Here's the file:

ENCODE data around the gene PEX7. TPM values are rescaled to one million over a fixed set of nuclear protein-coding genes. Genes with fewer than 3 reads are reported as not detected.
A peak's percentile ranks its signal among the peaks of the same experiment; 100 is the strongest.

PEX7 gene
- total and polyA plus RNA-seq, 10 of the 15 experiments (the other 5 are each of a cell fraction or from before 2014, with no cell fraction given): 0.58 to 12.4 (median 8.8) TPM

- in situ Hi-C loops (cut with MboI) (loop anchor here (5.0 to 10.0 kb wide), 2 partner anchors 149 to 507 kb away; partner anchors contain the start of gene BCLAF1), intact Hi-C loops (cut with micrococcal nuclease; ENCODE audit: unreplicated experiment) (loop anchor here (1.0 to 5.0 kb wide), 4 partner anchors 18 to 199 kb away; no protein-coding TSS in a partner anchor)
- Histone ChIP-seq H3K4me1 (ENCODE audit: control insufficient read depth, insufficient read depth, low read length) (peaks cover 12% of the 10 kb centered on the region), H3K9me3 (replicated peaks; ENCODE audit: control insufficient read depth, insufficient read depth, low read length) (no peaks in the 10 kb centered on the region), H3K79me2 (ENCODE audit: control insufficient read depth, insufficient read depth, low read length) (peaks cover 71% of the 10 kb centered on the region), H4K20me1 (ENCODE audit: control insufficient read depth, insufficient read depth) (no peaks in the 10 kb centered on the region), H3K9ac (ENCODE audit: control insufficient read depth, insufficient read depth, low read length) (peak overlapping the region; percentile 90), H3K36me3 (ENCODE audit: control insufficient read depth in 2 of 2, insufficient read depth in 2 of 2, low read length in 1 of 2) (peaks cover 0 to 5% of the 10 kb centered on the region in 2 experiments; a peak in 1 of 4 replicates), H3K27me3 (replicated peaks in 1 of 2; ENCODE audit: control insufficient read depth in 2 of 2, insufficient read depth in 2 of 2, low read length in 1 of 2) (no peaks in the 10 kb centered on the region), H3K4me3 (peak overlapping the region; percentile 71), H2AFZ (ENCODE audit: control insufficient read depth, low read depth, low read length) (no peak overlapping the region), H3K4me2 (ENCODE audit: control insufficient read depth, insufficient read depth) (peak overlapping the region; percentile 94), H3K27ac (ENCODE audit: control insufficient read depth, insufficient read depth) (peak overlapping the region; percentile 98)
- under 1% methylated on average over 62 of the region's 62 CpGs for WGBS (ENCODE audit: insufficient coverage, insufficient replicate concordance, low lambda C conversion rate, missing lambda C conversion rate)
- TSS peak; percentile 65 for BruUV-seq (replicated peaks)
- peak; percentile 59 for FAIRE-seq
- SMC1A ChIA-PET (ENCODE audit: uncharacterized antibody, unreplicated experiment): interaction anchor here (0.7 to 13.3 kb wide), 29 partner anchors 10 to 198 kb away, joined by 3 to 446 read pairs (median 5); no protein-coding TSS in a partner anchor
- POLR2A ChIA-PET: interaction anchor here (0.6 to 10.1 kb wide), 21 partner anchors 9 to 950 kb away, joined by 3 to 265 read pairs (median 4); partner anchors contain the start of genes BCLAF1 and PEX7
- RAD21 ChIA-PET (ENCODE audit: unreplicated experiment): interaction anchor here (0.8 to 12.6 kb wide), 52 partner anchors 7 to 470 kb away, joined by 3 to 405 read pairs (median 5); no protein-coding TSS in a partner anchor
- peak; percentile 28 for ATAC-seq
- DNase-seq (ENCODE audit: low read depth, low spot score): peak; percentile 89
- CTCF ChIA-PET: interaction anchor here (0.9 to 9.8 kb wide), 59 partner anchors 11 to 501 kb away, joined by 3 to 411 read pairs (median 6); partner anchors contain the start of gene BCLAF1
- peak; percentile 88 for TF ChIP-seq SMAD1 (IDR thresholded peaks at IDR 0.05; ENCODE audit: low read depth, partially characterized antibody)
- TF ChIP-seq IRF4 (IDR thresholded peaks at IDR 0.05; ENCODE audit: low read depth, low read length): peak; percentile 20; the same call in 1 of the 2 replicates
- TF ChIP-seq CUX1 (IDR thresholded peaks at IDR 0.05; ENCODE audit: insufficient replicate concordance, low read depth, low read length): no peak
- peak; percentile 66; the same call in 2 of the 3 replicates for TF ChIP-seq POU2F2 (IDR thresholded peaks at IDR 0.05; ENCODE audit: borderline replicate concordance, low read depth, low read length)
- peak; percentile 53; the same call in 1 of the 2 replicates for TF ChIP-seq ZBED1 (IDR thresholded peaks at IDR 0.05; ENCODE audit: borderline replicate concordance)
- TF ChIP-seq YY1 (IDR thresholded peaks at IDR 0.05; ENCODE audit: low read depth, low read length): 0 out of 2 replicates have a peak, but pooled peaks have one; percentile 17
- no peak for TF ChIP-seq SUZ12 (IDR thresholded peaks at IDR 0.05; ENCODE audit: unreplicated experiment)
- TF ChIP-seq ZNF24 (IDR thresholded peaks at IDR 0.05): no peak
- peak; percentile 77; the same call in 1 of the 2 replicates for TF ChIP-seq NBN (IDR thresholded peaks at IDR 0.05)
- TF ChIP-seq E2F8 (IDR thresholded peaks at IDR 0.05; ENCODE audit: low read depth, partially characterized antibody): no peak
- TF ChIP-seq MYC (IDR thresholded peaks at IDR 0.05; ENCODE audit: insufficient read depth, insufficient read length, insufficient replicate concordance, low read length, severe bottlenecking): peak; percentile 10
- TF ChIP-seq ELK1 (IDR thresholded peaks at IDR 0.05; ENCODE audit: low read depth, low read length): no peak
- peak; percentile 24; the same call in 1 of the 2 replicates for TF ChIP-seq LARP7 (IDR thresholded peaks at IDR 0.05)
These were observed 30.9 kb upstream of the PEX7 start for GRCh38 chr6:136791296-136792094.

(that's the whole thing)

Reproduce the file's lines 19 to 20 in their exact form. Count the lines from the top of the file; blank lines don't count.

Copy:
- peak; percentile 66; the same call in 2 of the 3 replicates for TF ChIP-seq POU2F2 (IDR thresholded peaks at IDR 0.05; ENCODE audit: borderline replicate concordance, low read depth, low read length)
- peak; percentile 53; the same call in 1 of the 2 replicates for TF ChIP-seq ZBED1 (IDR thresholded peaks at IDR 0.05; ENCODE audit: borderline replicate concordance)